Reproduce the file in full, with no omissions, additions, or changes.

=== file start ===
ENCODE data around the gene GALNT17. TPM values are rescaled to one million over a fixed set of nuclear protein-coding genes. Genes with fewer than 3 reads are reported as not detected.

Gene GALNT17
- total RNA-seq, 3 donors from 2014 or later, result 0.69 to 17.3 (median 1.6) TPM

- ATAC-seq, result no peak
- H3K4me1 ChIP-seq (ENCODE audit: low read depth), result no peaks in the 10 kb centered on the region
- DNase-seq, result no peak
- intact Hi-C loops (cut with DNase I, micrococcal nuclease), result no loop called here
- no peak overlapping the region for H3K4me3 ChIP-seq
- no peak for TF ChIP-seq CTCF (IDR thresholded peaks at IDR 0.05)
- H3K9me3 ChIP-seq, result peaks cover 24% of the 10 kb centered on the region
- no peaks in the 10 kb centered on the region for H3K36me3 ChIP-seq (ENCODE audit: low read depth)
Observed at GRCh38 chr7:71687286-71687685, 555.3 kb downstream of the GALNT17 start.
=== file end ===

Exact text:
ENCODE data around the gene GALNT17. TPM values are rescaled to one million over a fixed set of nuclear protein-coding genes. Genes with fewer than 3 reads are reported as not detected.

Gene GALNT17
- total RNA-seq, 3 donors from 2014 or later, result 0.69 to 17.3 (median 1.6) TPM

- ATAC-seq, result no peak
- H3K4me1 ChIP-seq (ENCODE audit: low read depth), result no peaks in the 10 kb centered on the region
- DNase-seq, result no peak
- intact Hi-C loops (cut with DNase I, micrococcal nuclease), result no loop called here
- no peak overlapping the region for H3K4me3 ChIP-seq
- no peak for TF ChIP-seq CTCF (IDR thresholded peaks at IDR 0.05)
- H3K9me3 ChIP-seq, result peaks cover 24% of the 10 kb centered on the region
- no peaks in the 10 kb centered on the region for H3K36me3 ChIP-seq (ENCODE audit: low read depth)
Observed at GRCh38 chr7:71687286-71687685, 555.3 kb downstream of the GALNT17 start.